One of our directors recently got married to her partner of 12 years. Which led to a number of conversations in the office about what details and information they may need to change or update. One of which was, should they review their Wills? Not particularly the most romantic topic to discuss with your new spouse! But did you know when you get married any existing will is automatically revoked unless it was written in contemplation of the marriage?
You are likely to hear professionals (lawyers and financial advisers) say married couples are better off from an Inheritance Tax perspective, again not exactly the most romantic reason for tying the knot. This is true though, especially considering unmarried couples have no automatic rights to the other’s property on death. Hence the importance of having a will and keeping it updated. Surprisingly more than half of adults in the UK don’t.
Many clients we speak to are surprised to know whether you’ve received money or not from the estate of someone who has died, the Inheritance Tax is payable within six months of their death. Sometimes this can be a very large amount of money that a family need to find. However this is where the rights protection can help save a lot of problems. Life insurance policies that are written into trust can provide funds to loved ones as soon as a person dies, easing stress and pressure for families, at a time which is already likely to be difficult.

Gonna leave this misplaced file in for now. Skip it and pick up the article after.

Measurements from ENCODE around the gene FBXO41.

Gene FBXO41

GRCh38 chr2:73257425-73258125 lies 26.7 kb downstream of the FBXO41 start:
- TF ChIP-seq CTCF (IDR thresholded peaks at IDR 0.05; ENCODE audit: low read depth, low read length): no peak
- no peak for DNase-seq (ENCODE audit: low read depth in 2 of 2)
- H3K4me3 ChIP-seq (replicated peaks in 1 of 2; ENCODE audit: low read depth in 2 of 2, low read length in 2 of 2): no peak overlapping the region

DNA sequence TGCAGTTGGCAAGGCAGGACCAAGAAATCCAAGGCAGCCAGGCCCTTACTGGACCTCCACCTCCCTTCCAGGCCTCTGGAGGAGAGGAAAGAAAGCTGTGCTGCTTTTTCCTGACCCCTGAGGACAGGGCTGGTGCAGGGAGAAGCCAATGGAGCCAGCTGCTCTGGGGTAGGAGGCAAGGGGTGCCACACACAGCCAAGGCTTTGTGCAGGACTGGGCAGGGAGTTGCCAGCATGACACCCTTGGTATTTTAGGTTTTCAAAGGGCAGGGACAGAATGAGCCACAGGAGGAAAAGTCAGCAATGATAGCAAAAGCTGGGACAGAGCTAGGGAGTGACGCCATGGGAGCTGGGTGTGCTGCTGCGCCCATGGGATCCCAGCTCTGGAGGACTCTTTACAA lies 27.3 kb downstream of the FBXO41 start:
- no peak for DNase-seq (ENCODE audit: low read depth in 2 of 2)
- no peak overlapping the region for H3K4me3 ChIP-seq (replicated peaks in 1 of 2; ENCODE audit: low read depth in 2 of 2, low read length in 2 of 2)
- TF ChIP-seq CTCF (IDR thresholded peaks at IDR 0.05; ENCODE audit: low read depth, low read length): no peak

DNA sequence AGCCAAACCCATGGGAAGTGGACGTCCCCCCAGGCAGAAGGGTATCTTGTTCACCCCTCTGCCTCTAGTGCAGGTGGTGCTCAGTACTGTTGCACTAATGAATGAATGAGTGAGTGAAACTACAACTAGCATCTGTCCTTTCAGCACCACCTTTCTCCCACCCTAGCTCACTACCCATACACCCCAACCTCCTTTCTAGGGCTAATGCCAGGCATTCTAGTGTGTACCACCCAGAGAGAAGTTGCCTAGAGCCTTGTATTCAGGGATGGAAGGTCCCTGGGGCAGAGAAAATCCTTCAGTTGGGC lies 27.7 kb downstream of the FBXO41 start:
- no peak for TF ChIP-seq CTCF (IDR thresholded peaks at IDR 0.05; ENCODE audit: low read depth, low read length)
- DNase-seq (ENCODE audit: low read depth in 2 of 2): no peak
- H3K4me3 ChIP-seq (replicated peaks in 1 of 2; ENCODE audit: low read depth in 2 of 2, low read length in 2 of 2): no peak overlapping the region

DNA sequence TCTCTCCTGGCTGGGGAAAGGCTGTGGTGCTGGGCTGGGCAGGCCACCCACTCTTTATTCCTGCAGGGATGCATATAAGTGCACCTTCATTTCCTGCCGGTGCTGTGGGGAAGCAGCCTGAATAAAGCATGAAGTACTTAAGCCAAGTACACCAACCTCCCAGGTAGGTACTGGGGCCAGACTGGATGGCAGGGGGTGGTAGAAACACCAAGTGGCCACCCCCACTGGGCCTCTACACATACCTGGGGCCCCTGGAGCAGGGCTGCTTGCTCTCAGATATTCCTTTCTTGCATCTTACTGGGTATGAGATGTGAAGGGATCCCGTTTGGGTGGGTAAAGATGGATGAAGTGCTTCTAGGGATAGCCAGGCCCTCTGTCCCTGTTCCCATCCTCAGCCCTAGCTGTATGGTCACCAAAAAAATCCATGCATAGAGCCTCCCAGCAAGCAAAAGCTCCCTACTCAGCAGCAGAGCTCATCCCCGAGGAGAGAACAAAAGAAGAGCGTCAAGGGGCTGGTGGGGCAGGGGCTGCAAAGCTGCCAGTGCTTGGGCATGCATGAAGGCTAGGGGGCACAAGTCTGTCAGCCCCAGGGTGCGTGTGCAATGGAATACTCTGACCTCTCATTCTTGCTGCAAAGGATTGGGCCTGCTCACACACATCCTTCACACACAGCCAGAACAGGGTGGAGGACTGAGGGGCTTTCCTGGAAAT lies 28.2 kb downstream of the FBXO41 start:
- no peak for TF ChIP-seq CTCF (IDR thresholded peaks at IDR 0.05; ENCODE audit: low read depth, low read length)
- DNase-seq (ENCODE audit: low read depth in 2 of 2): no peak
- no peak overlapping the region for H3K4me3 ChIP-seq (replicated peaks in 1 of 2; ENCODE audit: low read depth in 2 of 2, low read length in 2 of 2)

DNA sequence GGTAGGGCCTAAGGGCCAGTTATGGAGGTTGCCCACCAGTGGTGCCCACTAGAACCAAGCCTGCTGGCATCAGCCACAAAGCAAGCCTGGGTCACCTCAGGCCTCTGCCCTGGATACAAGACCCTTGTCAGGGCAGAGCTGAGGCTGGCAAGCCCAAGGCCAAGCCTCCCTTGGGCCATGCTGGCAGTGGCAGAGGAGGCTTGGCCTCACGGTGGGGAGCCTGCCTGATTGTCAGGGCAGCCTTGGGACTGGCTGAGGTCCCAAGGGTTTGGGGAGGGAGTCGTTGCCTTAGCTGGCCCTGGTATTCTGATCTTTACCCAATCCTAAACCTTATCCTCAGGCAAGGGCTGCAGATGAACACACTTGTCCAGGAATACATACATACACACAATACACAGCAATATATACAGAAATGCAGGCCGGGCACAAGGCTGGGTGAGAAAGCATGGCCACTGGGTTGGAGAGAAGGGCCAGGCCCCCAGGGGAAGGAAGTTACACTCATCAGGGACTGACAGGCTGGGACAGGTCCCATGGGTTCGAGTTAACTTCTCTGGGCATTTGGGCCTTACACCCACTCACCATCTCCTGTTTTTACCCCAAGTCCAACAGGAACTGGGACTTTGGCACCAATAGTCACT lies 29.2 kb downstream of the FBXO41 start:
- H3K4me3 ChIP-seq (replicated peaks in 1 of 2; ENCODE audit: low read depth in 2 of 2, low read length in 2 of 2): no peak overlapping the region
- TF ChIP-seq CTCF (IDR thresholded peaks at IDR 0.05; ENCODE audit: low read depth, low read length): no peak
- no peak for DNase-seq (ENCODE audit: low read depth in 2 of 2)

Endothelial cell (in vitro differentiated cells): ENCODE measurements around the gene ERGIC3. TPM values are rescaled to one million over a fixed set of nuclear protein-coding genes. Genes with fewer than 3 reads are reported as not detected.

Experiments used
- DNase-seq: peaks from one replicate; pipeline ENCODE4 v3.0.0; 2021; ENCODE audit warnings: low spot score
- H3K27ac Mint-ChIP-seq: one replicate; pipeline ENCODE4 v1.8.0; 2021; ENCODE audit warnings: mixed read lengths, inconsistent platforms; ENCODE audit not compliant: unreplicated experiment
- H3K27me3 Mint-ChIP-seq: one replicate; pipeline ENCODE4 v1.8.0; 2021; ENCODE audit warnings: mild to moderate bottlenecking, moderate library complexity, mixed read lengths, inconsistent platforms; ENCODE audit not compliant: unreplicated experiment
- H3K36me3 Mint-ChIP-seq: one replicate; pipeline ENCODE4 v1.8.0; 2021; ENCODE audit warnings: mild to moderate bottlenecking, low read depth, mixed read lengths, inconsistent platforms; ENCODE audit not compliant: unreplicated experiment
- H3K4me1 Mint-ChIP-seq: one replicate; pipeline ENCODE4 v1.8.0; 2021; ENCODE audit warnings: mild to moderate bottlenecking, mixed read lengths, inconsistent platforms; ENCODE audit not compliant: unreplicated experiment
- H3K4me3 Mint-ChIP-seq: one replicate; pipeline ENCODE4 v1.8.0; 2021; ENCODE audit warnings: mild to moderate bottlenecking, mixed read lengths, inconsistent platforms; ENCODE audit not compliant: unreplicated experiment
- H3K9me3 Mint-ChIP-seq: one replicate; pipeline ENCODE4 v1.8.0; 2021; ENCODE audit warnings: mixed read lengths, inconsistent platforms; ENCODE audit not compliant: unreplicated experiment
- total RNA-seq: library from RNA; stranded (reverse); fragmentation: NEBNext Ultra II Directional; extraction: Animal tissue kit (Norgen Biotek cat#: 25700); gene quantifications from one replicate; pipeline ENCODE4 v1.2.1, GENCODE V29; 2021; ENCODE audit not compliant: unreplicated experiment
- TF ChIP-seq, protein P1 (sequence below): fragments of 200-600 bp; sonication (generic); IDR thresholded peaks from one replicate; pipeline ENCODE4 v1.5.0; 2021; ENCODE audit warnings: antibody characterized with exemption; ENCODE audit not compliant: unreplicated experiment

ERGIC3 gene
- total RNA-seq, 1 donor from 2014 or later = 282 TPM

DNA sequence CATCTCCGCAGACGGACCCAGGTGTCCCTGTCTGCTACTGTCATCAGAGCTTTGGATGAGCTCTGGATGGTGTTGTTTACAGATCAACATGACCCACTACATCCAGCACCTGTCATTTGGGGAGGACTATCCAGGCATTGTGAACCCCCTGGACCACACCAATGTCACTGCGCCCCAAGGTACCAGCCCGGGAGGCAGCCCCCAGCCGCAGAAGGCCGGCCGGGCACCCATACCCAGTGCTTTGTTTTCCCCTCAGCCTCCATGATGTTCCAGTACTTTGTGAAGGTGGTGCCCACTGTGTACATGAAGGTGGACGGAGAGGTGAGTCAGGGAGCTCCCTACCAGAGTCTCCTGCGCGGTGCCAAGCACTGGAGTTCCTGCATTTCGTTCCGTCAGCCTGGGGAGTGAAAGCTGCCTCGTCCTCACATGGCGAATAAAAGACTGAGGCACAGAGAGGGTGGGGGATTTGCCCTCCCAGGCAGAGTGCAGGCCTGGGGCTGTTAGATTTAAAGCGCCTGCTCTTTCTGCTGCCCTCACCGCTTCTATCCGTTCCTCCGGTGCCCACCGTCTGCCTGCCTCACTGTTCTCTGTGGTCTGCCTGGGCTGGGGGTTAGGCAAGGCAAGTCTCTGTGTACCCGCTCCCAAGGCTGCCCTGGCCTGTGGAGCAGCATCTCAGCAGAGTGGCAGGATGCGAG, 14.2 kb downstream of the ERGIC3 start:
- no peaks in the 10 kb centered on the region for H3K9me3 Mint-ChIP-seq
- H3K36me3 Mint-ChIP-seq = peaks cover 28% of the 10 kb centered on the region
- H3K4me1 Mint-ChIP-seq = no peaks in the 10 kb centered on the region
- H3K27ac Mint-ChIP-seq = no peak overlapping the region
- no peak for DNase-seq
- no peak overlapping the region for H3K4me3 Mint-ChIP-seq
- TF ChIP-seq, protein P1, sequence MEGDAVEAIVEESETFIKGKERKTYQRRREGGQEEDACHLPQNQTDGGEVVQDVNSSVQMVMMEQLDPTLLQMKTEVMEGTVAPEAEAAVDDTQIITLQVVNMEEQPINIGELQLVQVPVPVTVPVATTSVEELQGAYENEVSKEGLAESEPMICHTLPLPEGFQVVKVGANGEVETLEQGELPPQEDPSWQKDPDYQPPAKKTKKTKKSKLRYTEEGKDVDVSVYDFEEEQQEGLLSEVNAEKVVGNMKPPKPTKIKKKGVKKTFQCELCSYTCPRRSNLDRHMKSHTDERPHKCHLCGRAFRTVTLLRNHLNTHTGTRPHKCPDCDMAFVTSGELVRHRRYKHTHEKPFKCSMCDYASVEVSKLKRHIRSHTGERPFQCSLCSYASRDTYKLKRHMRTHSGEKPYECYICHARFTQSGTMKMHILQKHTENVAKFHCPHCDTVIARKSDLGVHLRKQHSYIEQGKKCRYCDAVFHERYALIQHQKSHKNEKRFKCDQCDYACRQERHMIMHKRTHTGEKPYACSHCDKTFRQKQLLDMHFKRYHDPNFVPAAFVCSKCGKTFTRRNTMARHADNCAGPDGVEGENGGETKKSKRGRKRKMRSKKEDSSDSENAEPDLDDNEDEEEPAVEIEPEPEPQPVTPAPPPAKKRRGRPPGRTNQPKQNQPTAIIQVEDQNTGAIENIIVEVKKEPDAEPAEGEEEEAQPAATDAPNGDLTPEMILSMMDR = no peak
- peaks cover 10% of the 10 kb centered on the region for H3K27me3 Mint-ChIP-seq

The next step would be to consider what happens to the estate once both partners have died. Most of us want to minimise the amount of tax our next generations have to pay. Inheritance Tax rules, allowances and limits aren’t always easy to understand, our Youtube videos could help, as well as our IHT blog. Most importantly you need to plan effectively to help ensure the right people receive what is due to them when the time comes.
Your own mortality isn’t always an easy subject to contemplate, but as Benjamin Franklin once said, “There are only two things certain in life: death and taxes!”
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